Hip Hop Hooray



Wyatt Mayes, Staff Writer

Walking into the Shea Center for Performing Arts five minutes before showtime, it could not be known for any 20-something what was in store: a room filled with kids. Not kids from high school or even middle school, but of the age where they just learning their times tables. The center was half-full with kids, with a couple of William Paterson music students mixed in. A loud buzzing echoed across the theater as the young kids moved around in their seats and gossiped amongst themselves. Their teachers were trying to calm them down while explaining the rules of watching what might have been their first live performance.

When a voice from above resonated over the Shea Center, the audience ceased their squirming and poking and then gazed over at center stage, waiting to see what would happen next. A group of five walked on, led by an older man by the name Rodney, who would be the MC for the next hour, wearing all black and Adidas. Phil was slightly younger and wore infinitely more color with a clash of red, white and black. Kat wore a baseball cap with a ponytail sticking out. Josh was by far the baby of the group and wore a simple Blue T-Shirt with a tendency to move his dreads apart when he was not performing. Lastly, Sam wore a regular sweatshirt and could not help being noticed with her washed-out, multi-colored hair.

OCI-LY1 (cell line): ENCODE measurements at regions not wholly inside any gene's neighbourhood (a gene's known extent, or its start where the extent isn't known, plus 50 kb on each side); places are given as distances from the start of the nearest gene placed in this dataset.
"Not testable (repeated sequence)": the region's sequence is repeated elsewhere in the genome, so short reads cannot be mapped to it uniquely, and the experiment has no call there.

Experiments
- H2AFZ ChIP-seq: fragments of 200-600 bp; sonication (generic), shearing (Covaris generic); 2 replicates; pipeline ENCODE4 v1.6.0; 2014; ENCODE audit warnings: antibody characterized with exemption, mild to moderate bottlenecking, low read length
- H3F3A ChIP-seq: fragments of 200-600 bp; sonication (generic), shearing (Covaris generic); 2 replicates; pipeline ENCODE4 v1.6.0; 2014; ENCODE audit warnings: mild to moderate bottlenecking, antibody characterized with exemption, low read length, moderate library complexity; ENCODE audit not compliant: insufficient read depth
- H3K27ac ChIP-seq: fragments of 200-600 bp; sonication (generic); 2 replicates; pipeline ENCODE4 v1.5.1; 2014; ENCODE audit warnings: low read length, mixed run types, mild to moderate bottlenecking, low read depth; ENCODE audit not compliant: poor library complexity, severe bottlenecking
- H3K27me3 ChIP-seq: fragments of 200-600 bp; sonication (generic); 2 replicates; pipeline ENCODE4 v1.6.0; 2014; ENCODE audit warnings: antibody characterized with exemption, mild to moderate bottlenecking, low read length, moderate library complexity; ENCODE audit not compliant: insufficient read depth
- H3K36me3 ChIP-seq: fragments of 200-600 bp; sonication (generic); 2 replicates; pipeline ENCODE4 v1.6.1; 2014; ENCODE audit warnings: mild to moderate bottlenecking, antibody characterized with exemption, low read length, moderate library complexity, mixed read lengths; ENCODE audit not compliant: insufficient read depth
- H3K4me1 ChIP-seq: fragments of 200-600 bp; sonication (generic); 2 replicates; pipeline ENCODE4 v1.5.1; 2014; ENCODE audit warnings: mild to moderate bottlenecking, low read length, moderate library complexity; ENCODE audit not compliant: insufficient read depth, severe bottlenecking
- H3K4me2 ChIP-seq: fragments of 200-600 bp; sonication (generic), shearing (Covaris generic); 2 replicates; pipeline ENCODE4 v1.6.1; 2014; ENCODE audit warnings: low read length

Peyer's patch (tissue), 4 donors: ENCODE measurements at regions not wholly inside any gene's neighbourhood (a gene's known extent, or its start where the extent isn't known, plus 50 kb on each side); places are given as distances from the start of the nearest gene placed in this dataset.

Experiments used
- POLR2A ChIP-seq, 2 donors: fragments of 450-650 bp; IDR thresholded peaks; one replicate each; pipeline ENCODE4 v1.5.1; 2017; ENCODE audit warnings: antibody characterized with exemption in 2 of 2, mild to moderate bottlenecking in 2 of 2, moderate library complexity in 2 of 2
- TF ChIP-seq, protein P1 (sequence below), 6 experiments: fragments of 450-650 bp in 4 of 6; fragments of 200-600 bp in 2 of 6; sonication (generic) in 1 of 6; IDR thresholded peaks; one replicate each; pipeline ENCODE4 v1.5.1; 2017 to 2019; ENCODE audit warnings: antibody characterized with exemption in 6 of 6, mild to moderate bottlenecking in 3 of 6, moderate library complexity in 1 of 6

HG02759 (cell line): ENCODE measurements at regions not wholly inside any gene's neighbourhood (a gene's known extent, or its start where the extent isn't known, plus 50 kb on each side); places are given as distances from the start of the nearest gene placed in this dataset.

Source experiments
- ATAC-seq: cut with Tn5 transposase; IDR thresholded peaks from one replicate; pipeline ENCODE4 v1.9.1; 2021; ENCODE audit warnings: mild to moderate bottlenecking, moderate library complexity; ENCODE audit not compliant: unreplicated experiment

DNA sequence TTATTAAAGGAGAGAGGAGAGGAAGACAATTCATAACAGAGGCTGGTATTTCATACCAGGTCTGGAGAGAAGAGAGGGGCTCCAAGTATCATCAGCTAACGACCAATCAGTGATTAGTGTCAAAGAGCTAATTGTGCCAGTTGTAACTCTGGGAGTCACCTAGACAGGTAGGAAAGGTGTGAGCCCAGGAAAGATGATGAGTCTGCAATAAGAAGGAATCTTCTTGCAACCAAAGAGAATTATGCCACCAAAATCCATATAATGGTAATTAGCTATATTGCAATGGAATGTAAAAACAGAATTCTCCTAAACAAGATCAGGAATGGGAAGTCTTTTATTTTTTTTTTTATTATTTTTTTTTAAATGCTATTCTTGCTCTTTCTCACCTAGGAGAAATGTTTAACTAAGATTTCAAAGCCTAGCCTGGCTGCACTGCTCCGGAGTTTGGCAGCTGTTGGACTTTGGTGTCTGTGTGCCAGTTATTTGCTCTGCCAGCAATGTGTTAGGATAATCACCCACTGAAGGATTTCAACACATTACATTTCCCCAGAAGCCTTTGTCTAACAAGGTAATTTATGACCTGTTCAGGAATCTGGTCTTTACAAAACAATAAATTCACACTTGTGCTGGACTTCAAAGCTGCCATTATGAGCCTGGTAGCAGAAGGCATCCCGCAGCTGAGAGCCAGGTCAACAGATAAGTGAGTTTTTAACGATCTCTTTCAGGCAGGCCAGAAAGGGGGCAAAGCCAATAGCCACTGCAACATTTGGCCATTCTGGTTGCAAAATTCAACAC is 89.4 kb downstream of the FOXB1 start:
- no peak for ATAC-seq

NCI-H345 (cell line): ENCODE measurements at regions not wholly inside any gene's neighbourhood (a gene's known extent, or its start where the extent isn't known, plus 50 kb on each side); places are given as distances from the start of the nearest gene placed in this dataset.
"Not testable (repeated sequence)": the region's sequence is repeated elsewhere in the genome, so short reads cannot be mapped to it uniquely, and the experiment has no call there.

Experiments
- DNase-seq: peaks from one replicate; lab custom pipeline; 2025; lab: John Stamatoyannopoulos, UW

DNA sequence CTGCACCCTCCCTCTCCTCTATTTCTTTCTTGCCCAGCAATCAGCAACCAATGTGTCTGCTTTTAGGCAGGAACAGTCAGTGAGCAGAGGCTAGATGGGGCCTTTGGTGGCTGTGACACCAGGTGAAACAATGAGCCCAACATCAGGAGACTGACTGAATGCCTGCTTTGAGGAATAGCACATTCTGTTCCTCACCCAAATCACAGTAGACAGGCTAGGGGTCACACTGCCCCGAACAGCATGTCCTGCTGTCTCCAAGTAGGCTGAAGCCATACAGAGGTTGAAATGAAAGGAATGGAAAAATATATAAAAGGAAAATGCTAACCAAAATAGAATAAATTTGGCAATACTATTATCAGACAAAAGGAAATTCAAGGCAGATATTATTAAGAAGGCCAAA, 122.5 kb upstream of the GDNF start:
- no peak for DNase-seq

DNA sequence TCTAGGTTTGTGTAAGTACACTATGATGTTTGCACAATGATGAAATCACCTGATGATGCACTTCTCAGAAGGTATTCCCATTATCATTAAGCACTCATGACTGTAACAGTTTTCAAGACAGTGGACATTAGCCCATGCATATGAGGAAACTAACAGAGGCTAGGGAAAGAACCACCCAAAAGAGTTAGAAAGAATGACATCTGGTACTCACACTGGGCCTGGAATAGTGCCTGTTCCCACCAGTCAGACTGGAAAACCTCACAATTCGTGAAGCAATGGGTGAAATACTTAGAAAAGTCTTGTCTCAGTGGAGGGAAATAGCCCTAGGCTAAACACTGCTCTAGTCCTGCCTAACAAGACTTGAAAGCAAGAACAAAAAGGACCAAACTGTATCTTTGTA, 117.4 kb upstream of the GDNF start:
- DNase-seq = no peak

Evangelea Bourinaris, a popular music emphasis major at William Paterson, showed up because of a requirement but then turned into a fan of the show, “It was kind of interesting. I did not know what to expect and it turned out to be a party.”

A party indeed as the group started with a throwback to the Jackson Five with the hidden gem “Walk Right Now.” From there, it was a display of imagination¬†and movement you could only see the street. The classic beats of “Walk Right Now” flowed through their veins as they showed the Boogaloo style that could only found on the streets of the West Coast. From there the styling of Onra’s “Keep on Loving Me” flowed like water into a pure freestyle round. The MC, although not an active participant, made sure his young audience understood the history of hip hop, from the West Coast and East Coast hip-hop to house music and the infamous hip hop social. The audience soon turned into active volunteers while some of the youngest observers showed off dance moves to rival those they idolized just minutes before.

Xander Marx, a sophomore, felt worried that the performance would be cheesy but quickly changed his mind. “I felt that this was really great and I think for the kids, it really helps them become apart of different cultures that we have in music and the arts. ”